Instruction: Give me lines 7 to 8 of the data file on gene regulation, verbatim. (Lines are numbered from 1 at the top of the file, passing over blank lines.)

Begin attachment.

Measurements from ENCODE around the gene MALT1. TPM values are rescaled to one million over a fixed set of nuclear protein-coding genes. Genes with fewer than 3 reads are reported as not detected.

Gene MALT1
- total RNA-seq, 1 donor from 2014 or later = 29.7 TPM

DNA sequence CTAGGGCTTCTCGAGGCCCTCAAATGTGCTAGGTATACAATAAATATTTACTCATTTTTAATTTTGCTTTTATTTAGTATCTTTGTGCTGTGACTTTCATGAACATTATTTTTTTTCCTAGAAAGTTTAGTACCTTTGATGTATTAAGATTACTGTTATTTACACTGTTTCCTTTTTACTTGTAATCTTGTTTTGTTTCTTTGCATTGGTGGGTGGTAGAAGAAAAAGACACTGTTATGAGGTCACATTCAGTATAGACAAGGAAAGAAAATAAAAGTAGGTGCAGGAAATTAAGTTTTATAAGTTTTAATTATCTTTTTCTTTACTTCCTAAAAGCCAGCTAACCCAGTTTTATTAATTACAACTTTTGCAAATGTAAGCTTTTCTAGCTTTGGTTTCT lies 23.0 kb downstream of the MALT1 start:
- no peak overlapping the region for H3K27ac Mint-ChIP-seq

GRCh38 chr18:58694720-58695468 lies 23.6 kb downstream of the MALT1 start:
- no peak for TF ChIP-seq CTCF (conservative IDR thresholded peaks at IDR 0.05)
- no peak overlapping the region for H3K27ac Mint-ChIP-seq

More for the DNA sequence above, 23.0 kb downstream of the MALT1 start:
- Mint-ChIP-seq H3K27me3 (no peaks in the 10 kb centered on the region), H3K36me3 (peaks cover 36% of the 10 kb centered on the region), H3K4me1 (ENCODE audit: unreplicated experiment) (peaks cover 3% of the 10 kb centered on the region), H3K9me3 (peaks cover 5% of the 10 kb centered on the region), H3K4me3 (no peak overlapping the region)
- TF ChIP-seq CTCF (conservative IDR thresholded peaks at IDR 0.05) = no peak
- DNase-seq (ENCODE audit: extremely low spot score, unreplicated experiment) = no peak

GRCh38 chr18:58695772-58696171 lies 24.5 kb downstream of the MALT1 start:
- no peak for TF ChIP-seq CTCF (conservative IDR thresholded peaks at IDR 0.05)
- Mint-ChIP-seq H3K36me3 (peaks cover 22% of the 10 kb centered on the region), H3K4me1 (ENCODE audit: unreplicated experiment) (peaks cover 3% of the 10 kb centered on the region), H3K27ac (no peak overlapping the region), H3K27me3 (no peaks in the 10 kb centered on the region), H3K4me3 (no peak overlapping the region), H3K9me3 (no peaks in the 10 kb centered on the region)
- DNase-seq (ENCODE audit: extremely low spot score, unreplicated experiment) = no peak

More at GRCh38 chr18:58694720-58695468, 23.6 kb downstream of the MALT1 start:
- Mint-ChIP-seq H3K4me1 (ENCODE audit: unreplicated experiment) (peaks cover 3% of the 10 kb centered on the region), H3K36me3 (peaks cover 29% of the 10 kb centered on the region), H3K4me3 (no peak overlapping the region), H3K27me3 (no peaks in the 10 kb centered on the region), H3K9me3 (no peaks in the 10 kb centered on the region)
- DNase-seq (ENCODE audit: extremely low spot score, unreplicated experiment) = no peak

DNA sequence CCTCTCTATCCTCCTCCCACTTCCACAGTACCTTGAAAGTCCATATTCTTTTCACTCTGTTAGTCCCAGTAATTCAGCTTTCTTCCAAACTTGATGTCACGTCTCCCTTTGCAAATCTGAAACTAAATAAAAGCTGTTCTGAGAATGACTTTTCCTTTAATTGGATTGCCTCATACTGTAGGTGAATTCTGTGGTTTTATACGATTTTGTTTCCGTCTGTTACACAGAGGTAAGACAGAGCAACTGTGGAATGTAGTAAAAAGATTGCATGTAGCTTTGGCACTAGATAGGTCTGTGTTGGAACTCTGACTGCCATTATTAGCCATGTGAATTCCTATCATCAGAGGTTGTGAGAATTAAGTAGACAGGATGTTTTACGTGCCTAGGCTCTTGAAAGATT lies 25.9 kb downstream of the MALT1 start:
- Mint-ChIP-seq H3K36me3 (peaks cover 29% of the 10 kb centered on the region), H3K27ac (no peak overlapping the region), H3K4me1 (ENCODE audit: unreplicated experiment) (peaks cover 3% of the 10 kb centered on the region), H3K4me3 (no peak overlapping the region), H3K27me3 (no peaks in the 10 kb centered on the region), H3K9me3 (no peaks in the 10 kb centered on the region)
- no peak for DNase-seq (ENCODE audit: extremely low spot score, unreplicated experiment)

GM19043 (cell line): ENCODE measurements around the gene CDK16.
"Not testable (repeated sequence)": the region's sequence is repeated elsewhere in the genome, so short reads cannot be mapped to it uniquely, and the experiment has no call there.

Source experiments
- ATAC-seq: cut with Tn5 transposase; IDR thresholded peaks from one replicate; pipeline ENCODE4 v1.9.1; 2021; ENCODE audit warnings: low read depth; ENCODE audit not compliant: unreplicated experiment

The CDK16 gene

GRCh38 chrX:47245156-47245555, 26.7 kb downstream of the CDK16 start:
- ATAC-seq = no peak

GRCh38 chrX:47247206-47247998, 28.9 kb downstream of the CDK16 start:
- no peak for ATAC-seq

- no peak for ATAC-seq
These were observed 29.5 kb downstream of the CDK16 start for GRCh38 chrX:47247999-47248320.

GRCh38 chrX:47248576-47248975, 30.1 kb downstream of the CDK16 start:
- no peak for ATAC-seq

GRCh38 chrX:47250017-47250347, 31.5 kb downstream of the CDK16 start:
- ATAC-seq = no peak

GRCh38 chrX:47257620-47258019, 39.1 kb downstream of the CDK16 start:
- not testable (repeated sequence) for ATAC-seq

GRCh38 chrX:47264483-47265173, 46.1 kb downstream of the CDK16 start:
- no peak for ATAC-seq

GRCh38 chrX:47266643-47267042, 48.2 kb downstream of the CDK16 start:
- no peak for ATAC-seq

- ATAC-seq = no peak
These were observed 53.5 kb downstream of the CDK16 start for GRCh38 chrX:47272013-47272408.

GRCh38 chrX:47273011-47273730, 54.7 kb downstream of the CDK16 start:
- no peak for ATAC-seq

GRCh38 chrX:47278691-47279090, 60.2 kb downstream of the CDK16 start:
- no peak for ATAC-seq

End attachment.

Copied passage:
- no peak for TF ChIP-seq CTCF (conservative IDR thresholded peaks at IDR 0.05)
- no peak overlapping the region for H3K27ac Mint-ChIP-seq